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"Requiem for a Dream" (2000): Movie Review

Hi, I'm Sam, I love movies. My main interests are science fiction and zombie movies. I also enjoy pessimistic and survival films a lot.

Requiem for a Dream.

Requiem for a Dream.

Requiem for Our Dreams

From its first second, the rhythm of Requiem For a Dream doesn't slow down. No shot lasts more than five seconds and the cuts just keep coming. It's addictive.

It's Darren Aronofsky's way of narrating four stories destined to be destroyed by their addictions to different drugs. A music video aesthetic in an MTV era, starring dream boy Jared Leto (Fight Club), funny boy Marlon Wayans (Scary Movie), dreamgirl Jennifer Connelly (Labyrinth), and horror legend Ellen Burstyn (The Exorcist). A sure shot.

The stories are relatively simple, and therefore easy to reach their horrendous destination.

Harry (Leto) and Tyrone (Wayans) are two friends trying to make money trafficking drugs. They share their time between dealing, using, and partying at home. They start their business pawning the TV set of Harry's mother but slowly and progressively they get good economic results. Unfortunately, they also will, along with Harry's girlfriend Marion (Connelly), develop a strong addiction to the same heroin they sell.

A classic still from the film.

A classic still from the film.

Harry's mother Sara (Burstyn) is a lonely widow, who spends her time watching her favorite TV show (a kind of eternal delirious infomercial/TV Game Show hosted by Christopher McDonald) and worrying about her weight. After receiving a call from the network informing her that she has been shortlisted to participate in the TV show, Sara gets excited. Determined to look like her old self again, she starts trying to lose weight so she can wear an old red dress.

Unfortunately for Sara, she will fall into the hands of an unscrupulous doctor who'll prescribe her a cocktail of strong pills to lose weight in record time. Sara becomes addicted in a few days.

Every second that passes in Requiem For a Dream advances the rhythm. Each time the story moves from one character to another, a transition of about 10 cuts (sometimes with a split camera) of the character using their drug of choice is used, which gives the film a really unstoppable rhythm. An average 100-minute film contains 650 cuts. This one contains over 2,000.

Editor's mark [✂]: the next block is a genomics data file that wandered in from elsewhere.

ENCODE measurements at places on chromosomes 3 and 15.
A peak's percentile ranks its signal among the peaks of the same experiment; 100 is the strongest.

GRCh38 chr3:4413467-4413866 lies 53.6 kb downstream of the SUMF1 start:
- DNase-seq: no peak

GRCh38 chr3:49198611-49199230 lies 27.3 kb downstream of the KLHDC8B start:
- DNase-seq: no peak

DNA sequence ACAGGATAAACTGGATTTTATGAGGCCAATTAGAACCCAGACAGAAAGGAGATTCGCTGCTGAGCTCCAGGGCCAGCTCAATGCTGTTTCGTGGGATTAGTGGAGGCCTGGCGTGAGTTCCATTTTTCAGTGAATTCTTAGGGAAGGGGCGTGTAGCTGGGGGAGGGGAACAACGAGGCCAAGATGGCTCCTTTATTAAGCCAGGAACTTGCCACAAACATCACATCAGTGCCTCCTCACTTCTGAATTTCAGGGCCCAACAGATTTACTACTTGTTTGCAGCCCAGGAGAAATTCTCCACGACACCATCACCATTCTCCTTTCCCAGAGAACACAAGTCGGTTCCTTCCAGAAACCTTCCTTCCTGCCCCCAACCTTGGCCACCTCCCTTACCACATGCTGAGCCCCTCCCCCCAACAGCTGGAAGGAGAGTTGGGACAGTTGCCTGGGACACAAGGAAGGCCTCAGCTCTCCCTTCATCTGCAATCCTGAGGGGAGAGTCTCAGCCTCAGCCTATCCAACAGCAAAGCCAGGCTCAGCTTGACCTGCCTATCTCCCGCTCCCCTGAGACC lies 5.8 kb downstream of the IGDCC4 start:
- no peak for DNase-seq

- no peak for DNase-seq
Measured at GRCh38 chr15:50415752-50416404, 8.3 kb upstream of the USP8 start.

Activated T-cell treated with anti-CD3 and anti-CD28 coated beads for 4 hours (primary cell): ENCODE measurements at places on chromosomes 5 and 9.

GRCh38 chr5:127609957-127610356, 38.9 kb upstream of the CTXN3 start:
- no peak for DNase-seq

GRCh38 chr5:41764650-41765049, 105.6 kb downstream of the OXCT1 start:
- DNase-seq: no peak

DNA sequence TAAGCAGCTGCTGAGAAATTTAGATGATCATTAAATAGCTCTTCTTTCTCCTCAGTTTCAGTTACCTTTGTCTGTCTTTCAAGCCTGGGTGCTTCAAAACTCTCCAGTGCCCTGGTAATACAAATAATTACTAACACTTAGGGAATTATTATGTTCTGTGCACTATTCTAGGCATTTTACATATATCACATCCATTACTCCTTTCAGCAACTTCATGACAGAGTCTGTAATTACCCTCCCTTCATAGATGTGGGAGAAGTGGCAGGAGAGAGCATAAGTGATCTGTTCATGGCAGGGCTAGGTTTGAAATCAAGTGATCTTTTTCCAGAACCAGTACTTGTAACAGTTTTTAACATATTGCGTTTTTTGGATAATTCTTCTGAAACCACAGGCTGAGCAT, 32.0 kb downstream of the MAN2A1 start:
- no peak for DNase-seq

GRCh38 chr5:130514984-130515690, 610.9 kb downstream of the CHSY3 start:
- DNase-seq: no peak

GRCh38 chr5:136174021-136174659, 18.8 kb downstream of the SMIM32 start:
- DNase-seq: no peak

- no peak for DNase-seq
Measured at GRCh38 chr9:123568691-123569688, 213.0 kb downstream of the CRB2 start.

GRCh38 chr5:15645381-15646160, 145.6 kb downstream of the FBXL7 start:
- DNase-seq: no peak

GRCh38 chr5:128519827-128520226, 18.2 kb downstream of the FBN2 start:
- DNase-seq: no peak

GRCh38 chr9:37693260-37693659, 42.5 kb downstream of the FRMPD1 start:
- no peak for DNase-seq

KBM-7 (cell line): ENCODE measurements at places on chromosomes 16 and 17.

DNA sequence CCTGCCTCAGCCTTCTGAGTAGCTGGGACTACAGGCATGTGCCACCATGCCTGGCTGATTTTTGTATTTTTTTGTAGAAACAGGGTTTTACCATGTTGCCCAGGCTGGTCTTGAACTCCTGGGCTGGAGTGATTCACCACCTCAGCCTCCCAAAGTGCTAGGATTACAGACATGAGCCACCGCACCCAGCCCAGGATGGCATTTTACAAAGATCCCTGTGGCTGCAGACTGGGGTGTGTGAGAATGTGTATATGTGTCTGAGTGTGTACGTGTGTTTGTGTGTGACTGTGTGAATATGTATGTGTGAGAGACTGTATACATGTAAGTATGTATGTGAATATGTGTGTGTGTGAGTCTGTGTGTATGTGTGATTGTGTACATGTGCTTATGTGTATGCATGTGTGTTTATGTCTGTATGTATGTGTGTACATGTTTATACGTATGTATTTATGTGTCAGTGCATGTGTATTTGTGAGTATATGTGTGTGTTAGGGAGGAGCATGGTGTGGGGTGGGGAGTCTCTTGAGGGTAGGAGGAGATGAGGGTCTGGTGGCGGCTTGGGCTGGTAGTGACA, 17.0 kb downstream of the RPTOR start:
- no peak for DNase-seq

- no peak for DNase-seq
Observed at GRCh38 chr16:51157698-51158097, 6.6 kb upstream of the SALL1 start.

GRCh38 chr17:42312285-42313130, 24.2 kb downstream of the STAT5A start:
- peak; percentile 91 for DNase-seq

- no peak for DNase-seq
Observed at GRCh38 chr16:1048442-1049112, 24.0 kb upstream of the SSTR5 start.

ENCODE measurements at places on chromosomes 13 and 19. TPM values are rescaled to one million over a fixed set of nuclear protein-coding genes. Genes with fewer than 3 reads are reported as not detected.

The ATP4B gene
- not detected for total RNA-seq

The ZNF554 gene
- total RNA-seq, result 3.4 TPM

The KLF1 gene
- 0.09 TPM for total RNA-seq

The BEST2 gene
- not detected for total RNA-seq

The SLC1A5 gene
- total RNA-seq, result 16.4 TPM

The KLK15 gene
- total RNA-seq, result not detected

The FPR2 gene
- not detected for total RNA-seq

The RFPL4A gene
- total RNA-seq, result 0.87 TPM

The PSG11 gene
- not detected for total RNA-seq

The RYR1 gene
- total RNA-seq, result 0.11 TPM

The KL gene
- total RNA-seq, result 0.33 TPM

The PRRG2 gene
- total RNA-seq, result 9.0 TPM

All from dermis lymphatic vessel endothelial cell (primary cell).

For the first 40 minutes or so, the directing of Requiem For a Dream is like a hip-hop video, even flirting with humor.

Until the last act.

That's where everything goes to hell and the audience understands that they've been tricked into watching a nightmare.

A still from the film.

A still from the film.

Harry and Tyrone's business suffers a supply drought thanks to a gang war. Unable to maintain their business and their addiction, both decide to make an impromptu chaotic road trip to Florida. In the process, Harry's arm literally begins to rot by the constant consumption of heroin.

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They end up in a hospital and then arrested. Harry's arm is amputated. Tyrone suffers racist attacks in prison. It's hard out there for a junkie.

Marion, completely addicted and in withdrawal, decides to prostitute herself with the only person in the city who has access to drugs (what?) but who only exchanges his merchandise for "pussy". Marion is then completely sexually humiliated and used (even participating in a degrading private party) but her addiction is so huge that she comes home with a smile, drugged.

Sara's outcome is the most tragic of all. Completely disoriented and addicted to the pills, Sara tries to go to the doctor's office, where she is irresponsibly dispatched. When she goes to the TV station to complain about not being called back, Sara ends up in a psychiatric hospital, where apparently it's still 1910 and electroshock is a to-go treatment.

A still from the film.

A still from the film.

That climactic sequence is still a masterclass in rhythm and editing. Aronofsky unleashes all his talent and achieves a true nightmare that the viewer, in equal parts, cannot stop seeing and wants to stop. Clint Mansell score, performed by Kronos Quartet reaches truly epic levels, blending perfectly with the story.

It's in this last act that Requiem For A Dream truly becomes an epic musical. An infernal rock opera about the dangers of addictions. For the first time, Aronofsky probably managed to get both ultra-conservative parents and super-liberal teens to end up loving the same scene.

Because, in the end, and especially for 2018 standards, Requiem For A Dream looks like an edgy High School Anti-Drug AD. An ultraconservative and Catholic high school, that is. The situations are plausible, yes, but really absurd. Harry is the world's stupidest junkie, who doesn't shoot the drug in other parts of his body because "it doesn't blow" (false!) and ends up losing his arm. And what about that instant electroshock therapy? Come on. It feels forced.

In retrospect, Aronofsky looked like a very talented, good, clean-cut boy who knew nothing about drugs and wanted to be edgy and cool, ended up making the most moralist, fallacious anti-drug pamphlet in recent cinematic memory. It is my third favorite addiction movie and rightly deserves that place in my list.

But boy did he know how to direct that thing.

Movie Details

Title: Requiem for a Dream

Release Year: 2000

Director(s): Darren Aronofsky

Actors: Ellen Burstyn, Jared Leto, Jennifer Connelly a.o.

© 2019 Sam Shepards

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